Hi, I’m Kev, also known as The thrifty fellow!
I have always been good at saving. I’m sure I inherited that from my Dad, who had always been very careful with his money. He was born during the second world war and came from a working class background. His father suffered from ill health when he was younger, and this put pressure on the family, so I think times were tough during those years. He started as an apprentice engineer, and similar to many people of that generation, went on to work for the same company for forty years before retiring early at the age of 56.
He achieved this by contributing to the company pension during his working life, saving regularly every month and also having a side income that allowed him to save more. He managed all this while still having three children, larger homes, foreign holidays and all the usual expenses that regular people have – quite an achievement I think!
He has gone on to enjoy a long, enjoyable and very comfortable retirement. He often says that he got a lot more out of his company pension than he ever paid in over the years – something that I will cover more in due course. I think over his working years he also benefitted greatly from the rise of the stock market and the growth in house prices.
As for me, my path has been quite different. I was never the corporate type and enjoyed my freedom too much. I got the travelling bug quite early after going on a group trip to Kenya and Tanzania in my late teens. I then spent most of my 20’s and 30’s travelling and living in South-East Asia. I used to work for six months or a year and then go off travelling for extended periods. Rinse and repeat. (Isn’t this perilously close to the definition of madness!)
The first book I read that really made me start to think differently about money and how I spent it was Rich Dad, Poor Dad by Robert Kiyosaki. Now into my 40’s, I have made changes to get my financial life back in order and onto the path for early retirement.
Although I have done a great deal of traveling, I would still like to continue to do so in my early retirement. I realise however, that I must make some sacrifices now to enable me to enjoy the benefits later. I don’t have an issue with this as I have enjoyed myself plenty already! As with all things, the sooner you start the easier it is – I left it a little bit late!
I would describe my way as being one of ‘balanced frugalism’. I’ve often been called stingy, tight etc!, but I’m not that way unnecessarily. My years spent travelling taught me that it is important to spend money when it’s necessary, as we often regret not doing something previously, later on in our lives.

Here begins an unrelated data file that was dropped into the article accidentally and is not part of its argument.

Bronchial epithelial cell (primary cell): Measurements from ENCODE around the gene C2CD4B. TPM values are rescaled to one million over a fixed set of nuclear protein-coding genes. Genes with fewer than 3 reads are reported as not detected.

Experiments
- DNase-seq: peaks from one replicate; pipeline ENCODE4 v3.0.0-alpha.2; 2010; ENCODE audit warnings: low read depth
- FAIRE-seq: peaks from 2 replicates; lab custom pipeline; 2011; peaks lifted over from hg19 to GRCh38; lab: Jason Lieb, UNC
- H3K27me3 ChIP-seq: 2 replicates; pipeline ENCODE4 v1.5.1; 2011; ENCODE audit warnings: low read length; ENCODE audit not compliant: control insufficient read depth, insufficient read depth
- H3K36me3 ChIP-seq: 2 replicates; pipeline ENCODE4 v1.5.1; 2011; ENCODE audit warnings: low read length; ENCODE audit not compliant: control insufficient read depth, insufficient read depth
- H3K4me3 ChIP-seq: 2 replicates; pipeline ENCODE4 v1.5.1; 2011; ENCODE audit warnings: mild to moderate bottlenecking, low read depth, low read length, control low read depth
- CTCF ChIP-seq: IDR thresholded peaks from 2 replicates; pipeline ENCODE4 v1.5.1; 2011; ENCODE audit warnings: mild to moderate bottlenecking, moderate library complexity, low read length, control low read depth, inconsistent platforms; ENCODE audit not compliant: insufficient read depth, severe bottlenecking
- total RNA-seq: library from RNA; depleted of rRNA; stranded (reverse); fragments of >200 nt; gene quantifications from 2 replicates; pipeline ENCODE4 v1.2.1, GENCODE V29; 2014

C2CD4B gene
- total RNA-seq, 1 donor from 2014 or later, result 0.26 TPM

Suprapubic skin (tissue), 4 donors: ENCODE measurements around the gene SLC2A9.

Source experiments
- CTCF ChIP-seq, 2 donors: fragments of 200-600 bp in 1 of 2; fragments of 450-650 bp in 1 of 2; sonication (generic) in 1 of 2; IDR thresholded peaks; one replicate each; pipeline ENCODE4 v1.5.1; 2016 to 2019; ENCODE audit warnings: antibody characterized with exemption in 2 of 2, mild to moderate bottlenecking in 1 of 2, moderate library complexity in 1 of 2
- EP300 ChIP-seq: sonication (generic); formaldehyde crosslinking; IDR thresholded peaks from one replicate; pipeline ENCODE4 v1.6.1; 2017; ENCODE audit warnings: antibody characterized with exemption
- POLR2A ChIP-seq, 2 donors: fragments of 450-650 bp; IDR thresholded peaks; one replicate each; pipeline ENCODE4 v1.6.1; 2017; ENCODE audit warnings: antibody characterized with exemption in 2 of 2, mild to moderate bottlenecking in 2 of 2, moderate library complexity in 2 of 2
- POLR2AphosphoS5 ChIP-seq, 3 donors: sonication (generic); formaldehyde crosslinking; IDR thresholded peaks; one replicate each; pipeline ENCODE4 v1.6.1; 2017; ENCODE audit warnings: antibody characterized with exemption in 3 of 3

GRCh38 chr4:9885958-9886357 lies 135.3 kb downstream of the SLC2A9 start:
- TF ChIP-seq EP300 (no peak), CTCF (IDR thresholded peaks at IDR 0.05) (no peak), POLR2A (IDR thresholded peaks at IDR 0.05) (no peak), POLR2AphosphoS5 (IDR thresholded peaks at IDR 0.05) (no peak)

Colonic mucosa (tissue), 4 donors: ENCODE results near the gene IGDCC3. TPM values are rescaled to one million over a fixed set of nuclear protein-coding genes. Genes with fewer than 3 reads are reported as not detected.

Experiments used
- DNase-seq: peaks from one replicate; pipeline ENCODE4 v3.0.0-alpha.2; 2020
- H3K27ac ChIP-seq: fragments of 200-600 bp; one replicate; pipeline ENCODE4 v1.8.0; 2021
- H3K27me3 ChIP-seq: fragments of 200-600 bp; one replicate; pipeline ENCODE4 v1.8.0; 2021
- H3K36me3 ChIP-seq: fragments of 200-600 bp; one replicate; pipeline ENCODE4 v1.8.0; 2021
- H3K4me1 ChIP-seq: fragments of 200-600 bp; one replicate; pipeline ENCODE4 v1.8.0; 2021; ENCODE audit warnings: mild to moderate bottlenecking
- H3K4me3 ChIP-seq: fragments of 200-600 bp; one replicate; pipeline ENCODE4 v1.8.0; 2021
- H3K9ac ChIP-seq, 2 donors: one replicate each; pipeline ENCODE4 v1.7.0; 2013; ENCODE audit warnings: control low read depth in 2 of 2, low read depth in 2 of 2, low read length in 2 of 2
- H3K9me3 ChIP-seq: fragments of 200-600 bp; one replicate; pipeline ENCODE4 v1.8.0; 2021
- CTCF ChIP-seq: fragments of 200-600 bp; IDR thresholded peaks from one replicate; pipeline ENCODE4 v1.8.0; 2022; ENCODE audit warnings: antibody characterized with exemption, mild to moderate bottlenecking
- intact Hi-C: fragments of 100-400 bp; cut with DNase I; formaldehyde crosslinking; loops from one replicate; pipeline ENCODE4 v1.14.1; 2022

So what is FIRE?
‘Financial Independence Retire Early‘ (Fire) is a movement that advocates striving for financial independence and earlier retirement than the default retirement age. Achieving financial independence means that you have enough income to support yourself without needing to work. It does not mean that you cannot continue to work, but instead means that it will be your choice if you continue to do so. You achieve this by accumulating assets that will provide you with enough passive income to support you for the rest of your life. By starting early many people have achieved financial independence in their 30’s and 40’s or earlier.
There are two simple steps to the process:
- Saving more money. This is achieved by reducing your expenditure and any debts and also increasing your income.
- Learning to invest the money you save into assets that will provide you with capital growth and passive income once you reach retirement.
I currently save on average 50% of my post tax income each month and I work in a regular job, but the ideal goal is to save up to 75% of income. This allows you to reach FIRE much sooner in under 10 years based upon the 4% rule. This rule states that once your accumulated assets amount to 25 times your average annual living expenses, you will be able to safely withdraw income at a rate of 4% annually for the duration of your retirement.
Although I am slightly older than some in this movement, I feel that age should not be a barrier to what you can achieve. Also, that there are many paths to reach the same goal. The important thing is that you start. I have learned that taking action is the most important thing and that procrastination leads nowhere. Take the road that works for you. Be inspired by others but don’t idolise them.
So, follow my journey and hopefully take your first steps towards FIRE! I am U.K based, so this blog will be focused accordingly, but the principles and content will apply equally to anyone – just adapt them to your location.
The thrifty fellow